prove_recursive_functions_exist : thm -> term -> thm

Prove existence of recursive function over inductive type.

This function has essentially the same interface and functionality as new_recursive_definition, but it merely proves the existence of the function rather than defining it. The first argument to prove_recursive_functions_exist is the primitive recursion theorem for the concrete type in question; this is normally the second theorem obtained from define_type. The second argument is a term giving the desired primitive recursive function definition. The value returned by prove_recursive_functions_exist is a theorem stating the existence of a function satisfying the `definition' clauses. This theorem is derived by formal proof from an instance of the general primitive recursion theorem given as the second argument. Let C1, ..., Cn be the constructors of this type, and let `(Ci vs)' represent a (curried) application of the ith constructor to a sequence of variables. Then a curried primitive recursive function fn over ty can be specified by a conjunction of (optionally universally-quantified) clauses of the form:
   fn v1 ... (C1 vs1) ... vm  =  body1   /\
   fn v1 ... (C2 vs2) ... vm  =  body2   /\
   fn v1 ... (Cn vsn) ... vm  =  bodyn
where the variables v1, ..., vm, vs are distinct in each clause, and where in the ith clause fn appears (free) in bodyi only as part of an application of the form:
   `fn t1 ... v ... tm`
in which the variable v of type ty also occurs among the variables vsi. If is a conjunction of clauses, as described above, then evaluating:
   prove_recursive_functions_exist th ``;;
automatically proves the existence of a function fn that satisfies the defining equations supplied, and returns a theorem:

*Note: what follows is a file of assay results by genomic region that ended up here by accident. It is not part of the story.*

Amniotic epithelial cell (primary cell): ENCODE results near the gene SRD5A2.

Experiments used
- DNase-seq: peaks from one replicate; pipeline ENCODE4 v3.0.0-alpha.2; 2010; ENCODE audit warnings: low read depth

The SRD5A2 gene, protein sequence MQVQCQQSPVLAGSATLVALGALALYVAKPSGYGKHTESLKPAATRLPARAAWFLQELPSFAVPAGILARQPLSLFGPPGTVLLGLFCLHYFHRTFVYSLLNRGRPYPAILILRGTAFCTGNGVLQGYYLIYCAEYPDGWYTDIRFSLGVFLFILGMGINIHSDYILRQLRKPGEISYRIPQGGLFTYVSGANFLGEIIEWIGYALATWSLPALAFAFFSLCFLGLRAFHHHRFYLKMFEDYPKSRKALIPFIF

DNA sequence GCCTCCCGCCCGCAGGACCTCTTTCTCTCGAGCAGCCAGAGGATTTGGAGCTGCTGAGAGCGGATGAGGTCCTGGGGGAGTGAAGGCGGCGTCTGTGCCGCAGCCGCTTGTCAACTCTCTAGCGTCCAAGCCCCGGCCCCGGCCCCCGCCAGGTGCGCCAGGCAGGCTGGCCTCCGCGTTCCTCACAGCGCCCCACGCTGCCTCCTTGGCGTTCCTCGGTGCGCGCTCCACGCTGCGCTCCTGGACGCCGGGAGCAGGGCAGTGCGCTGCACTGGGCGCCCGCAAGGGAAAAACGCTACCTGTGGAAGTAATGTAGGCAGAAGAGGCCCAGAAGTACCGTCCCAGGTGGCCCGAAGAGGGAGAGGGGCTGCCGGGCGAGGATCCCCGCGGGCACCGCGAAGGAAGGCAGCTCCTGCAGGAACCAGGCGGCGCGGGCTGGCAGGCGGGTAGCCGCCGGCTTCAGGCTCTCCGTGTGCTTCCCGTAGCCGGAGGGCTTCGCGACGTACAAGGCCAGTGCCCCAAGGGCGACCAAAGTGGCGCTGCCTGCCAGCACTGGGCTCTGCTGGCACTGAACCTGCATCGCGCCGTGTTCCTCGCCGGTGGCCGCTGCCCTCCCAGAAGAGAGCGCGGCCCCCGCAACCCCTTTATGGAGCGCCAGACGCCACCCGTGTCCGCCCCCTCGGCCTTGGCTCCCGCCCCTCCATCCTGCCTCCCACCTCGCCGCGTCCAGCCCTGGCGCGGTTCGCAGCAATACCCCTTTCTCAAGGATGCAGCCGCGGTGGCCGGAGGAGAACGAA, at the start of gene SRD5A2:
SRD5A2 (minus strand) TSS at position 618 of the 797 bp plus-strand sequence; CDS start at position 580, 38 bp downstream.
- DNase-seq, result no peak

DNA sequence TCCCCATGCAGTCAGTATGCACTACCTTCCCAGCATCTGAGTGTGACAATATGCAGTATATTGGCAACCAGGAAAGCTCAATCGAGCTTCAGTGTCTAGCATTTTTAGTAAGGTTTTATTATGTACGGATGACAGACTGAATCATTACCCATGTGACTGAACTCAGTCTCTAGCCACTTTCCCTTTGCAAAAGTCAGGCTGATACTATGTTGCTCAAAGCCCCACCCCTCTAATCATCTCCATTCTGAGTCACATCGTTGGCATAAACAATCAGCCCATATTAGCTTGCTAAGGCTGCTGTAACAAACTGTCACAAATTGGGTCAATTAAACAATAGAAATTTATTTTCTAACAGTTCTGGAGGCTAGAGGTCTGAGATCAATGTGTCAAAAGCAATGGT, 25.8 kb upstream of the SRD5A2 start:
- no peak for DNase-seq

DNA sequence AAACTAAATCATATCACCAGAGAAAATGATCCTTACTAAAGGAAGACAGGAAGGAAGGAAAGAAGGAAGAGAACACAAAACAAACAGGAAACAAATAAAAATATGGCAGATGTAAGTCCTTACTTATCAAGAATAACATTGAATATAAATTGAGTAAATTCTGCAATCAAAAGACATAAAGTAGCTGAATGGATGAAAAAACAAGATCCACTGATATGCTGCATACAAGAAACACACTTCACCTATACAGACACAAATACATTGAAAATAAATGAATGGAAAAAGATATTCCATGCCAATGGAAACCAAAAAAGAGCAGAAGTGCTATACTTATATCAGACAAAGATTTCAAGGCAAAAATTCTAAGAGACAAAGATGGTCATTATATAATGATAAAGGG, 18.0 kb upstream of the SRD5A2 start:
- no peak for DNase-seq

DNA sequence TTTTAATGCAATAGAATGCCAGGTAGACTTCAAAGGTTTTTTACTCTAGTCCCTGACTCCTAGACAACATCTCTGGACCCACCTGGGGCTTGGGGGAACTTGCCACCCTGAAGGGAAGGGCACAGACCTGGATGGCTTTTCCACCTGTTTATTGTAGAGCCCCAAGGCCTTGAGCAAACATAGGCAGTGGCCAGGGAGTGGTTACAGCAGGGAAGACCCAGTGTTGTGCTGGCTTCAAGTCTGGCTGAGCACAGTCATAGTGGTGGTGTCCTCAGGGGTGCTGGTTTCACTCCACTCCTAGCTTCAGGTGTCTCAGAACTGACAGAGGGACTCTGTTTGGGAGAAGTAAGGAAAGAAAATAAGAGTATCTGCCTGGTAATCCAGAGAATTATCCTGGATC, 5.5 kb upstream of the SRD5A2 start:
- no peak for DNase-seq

|- ?fn. 
prove_recursive_functions_exist also allows the supplied definition to omit clauses for any number of constructors. If a defining equation for the ith constructor is omitted, then the value of fn at that constructor:
   fn v1 ... (Ci vsi) ... vn
is left unspecified (fn, however, is still a total function).

Fails if the clauses cannot be matched up with the recursion theorem. You may find that prove_general_recursive_function_exists still works in such cases.

Here we show that there exists a product function:
  prove_recursive_functions_exist num_RECURSION
   `(prod f 0 = 1) /\ (!n. prod f (SUC n) = f(SUC n) * prod f n)`;;
  val it : thm =
    |- ?prod. prod f 0 = 1 /\ (!n. prod f (SUC n) = f (SUC n) * prod f n)

Often prove_general_recursive_function_exists is an easier route to the same goal. Its interface is simpler (no need to specify the recursion theorem) and it is more powerful. However, for suitably constrained definitions prove_recursive_functions_exist works well and is much more efficient.

It is more usual to want to actually make definitions of recursive functions. However, if a recursive function is needed in the middle of a proof, and seems to ad-hoc for general use, you may just use prove_recursive_functions_exist, perhaps adding the ``definition'' as an assumption of the goal with CHOOSE_TAC.

new_inductive_definition, new_recursive_definition, prove_general_recursive_function_exists.